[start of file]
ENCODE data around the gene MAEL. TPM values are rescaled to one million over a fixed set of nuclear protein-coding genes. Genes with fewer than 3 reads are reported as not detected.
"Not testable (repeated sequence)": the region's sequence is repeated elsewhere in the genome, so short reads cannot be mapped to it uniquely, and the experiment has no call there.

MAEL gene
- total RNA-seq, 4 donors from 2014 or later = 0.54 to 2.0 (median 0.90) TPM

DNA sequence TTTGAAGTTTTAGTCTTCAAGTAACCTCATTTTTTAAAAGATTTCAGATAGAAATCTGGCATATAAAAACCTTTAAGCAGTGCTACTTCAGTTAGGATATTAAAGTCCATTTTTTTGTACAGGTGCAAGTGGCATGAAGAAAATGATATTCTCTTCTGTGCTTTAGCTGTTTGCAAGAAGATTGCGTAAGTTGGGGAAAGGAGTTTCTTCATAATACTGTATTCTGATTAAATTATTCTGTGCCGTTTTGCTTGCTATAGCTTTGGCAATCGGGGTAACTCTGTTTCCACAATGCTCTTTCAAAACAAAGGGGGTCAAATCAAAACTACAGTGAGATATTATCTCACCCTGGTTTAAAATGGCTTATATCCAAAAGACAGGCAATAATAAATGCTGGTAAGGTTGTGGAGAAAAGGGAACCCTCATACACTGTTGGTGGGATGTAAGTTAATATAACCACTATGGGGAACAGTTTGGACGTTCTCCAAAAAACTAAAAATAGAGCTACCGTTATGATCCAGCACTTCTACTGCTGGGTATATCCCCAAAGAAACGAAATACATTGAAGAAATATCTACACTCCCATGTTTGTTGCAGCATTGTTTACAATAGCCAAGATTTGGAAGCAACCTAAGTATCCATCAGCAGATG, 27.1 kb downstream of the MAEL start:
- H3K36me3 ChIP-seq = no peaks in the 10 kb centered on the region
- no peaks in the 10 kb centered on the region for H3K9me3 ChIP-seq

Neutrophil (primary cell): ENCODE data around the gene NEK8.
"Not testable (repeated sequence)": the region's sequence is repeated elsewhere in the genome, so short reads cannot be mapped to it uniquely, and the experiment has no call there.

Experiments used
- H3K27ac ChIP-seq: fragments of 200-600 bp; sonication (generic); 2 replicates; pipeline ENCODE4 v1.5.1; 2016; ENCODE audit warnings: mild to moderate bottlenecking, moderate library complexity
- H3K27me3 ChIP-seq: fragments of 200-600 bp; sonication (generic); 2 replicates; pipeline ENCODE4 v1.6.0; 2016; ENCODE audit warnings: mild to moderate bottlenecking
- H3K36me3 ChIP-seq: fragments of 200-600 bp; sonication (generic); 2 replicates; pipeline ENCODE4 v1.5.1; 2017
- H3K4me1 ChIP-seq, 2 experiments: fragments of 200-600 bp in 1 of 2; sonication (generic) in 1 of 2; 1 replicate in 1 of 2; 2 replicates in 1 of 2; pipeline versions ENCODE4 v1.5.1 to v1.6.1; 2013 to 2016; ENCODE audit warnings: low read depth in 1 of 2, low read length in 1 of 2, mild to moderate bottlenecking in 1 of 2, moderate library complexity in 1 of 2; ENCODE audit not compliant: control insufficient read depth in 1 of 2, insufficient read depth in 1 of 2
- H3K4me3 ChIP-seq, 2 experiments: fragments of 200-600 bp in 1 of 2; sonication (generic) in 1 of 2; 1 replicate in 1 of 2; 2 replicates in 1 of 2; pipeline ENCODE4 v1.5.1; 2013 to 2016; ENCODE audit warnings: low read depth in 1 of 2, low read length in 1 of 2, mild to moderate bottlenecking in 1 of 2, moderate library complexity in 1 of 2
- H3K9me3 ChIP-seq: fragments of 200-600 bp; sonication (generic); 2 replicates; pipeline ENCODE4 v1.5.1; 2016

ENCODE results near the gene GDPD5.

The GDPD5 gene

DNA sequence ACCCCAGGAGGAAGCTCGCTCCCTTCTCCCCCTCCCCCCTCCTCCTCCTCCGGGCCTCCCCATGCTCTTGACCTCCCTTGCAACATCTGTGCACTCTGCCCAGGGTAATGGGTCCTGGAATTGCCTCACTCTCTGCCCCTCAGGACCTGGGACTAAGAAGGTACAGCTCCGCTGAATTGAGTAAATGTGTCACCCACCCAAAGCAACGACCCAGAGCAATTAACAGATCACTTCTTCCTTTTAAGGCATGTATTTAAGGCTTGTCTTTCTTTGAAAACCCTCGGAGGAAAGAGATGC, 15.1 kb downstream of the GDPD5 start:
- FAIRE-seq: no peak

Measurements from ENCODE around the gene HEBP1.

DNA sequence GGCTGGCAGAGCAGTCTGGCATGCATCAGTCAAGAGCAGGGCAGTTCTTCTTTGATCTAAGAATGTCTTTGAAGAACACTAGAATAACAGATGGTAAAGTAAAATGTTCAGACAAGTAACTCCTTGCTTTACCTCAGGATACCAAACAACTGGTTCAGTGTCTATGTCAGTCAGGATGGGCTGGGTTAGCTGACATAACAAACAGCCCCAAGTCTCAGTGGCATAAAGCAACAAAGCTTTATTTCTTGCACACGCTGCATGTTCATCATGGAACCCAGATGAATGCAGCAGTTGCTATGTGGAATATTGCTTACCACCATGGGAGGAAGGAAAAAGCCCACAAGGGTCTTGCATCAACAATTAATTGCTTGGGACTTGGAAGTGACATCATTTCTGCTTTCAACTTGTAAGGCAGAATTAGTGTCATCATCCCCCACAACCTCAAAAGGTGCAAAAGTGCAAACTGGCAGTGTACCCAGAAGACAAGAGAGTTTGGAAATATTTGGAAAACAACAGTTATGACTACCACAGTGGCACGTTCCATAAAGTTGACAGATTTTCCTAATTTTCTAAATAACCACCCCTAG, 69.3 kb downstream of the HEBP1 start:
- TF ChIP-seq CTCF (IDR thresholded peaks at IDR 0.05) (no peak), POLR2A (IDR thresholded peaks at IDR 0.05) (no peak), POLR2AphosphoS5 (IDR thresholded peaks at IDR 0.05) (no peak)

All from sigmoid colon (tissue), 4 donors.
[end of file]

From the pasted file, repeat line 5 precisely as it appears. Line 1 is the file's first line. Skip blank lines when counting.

DNA sequence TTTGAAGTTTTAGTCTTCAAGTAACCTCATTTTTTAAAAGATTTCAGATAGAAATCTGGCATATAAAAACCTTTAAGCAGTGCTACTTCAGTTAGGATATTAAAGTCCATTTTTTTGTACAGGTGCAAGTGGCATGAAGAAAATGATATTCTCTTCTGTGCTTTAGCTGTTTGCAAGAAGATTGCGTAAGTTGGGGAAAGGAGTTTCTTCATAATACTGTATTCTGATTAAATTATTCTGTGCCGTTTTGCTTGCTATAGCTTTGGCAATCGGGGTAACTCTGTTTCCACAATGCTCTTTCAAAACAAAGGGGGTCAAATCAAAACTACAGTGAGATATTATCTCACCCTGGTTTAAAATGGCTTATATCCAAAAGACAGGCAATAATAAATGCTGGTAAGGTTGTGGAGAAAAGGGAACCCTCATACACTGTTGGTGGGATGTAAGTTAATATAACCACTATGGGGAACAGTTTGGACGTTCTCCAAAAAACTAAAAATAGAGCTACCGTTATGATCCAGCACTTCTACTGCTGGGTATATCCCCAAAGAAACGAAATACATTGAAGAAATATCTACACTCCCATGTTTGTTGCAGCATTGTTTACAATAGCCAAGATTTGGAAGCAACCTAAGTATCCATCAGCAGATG, 27.1 kb downstream of the MAEL start: